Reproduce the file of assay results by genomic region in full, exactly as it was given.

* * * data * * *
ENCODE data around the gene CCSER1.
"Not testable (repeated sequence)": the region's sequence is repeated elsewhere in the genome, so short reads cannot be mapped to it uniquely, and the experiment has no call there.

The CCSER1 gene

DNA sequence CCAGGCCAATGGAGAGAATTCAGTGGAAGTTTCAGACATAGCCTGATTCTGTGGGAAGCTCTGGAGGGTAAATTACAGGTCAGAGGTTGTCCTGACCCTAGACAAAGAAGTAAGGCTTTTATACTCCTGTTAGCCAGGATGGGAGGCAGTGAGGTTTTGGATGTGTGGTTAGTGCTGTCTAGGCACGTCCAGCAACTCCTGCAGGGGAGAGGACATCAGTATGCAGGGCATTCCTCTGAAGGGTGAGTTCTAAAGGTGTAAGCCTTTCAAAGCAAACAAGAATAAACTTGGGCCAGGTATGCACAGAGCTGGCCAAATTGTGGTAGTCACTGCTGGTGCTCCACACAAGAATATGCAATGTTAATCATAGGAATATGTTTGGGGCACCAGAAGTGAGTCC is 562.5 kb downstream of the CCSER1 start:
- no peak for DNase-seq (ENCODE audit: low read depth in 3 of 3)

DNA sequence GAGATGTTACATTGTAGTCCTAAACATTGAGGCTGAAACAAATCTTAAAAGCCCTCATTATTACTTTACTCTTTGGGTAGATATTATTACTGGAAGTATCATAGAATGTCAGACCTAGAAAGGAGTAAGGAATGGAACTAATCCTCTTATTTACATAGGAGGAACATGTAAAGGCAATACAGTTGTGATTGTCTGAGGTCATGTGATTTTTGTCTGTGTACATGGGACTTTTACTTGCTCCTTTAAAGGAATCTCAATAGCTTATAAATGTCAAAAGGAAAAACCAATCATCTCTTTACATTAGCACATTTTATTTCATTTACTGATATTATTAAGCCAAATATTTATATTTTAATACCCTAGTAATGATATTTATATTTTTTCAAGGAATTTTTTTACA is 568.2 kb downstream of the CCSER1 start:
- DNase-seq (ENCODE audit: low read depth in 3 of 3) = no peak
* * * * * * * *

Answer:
ENCODE data around the gene CCSER1.
"Not testable (repeated sequence)": the region's sequence is repeated elsewhere in the genome, so short reads cannot be mapped to it uniquely, and the experiment has no call there.

The CCSER1 gene

DNA sequence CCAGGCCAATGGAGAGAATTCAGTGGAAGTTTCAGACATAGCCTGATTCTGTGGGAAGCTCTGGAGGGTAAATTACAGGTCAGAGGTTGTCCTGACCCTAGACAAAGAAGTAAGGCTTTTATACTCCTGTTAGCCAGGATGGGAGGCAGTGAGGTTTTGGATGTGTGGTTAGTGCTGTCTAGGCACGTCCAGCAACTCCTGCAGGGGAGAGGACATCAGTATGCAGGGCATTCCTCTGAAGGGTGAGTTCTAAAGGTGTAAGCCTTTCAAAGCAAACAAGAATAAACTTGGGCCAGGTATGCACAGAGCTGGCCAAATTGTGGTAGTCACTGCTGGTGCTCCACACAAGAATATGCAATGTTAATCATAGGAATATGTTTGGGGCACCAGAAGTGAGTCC is 562.5 kb downstream of the CCSER1 start:
- no peak for DNase-seq (ENCODE audit: low read depth in 3 of 3)

DNA sequence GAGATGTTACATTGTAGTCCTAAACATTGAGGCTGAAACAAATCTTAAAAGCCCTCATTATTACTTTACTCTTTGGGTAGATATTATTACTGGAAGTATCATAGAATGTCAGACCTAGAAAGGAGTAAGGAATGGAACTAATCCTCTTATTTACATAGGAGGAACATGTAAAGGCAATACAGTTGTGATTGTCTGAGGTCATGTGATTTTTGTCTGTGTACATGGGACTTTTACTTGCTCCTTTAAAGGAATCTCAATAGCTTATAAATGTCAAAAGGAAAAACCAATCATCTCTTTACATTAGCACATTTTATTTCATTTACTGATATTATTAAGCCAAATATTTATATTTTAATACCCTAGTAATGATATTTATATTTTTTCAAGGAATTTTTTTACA is 568.2 kb downstream of the CCSER1 start:
- DNase-seq (ENCODE audit: low read depth in 3 of 3) = no peak